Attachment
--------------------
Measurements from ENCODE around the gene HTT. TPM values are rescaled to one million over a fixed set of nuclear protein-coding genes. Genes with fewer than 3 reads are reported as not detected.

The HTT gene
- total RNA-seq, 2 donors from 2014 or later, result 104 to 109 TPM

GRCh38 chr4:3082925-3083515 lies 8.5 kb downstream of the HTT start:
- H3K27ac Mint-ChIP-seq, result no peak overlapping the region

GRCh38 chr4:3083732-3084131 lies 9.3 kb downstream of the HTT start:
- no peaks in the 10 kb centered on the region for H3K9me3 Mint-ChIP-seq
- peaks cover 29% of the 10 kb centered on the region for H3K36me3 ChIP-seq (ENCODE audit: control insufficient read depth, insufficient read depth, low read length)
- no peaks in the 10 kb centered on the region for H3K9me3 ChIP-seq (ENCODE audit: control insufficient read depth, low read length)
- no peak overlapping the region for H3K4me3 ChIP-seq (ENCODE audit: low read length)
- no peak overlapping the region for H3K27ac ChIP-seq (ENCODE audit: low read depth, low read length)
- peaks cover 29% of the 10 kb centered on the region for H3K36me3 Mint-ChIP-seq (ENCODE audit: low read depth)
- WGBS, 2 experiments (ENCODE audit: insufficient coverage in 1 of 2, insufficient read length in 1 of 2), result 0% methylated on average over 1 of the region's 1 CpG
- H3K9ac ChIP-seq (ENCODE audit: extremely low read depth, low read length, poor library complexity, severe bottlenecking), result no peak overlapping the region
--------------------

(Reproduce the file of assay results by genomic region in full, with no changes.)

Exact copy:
Measurements from ENCODE around the gene HTT. TPM values are rescaled to one million over a fixed set of nuclear protein-coding genes. Genes with fewer than 3 reads are reported as not detected.

The HTT gene
- total RNA-seq, 2 donors from 2014 or later, result 104 to 109 TPM

GRCh38 chr4:3082925-3083515 lies 8.5 kb downstream of the HTT start:
- H3K27ac Mint-ChIP-seq, result no peak overlapping the region

GRCh38 chr4:3083732-3084131 lies 9.3 kb downstream of the HTT start:
- no peaks in the 10 kb centered on the region for H3K9me3 Mint-ChIP-seq
- peaks cover 29% of the 10 kb centered on the region for H3K36me3 ChIP-seq (ENCODE audit: control insufficient read depth, insufficient read depth, low read length)
- no peaks in the 10 kb centered on the region for H3K9me3 ChIP-seq (ENCODE audit: control insufficient read depth, low read length)
- no peak overlapping the region for H3K4me3 ChIP-seq (ENCODE audit: low read length)
- no peak overlapping the region for H3K27ac ChIP-seq (ENCODE audit: low read depth, low read length)
- peaks cover 29% of the 10 kb centered on the region for H3K36me3 Mint-ChIP-seq (ENCODE audit: low read depth)
- WGBS, 2 experiments (ENCODE audit: insufficient coverage in 1 of 2, insufficient read length in 1 of 2), result 0% methylated on average over 1 of the region's 1 CpG
- H3K9ac ChIP-seq (ENCODE audit: extremely low read depth, low read length, poor library complexity, severe bottlenecking), result no peak overlapping the region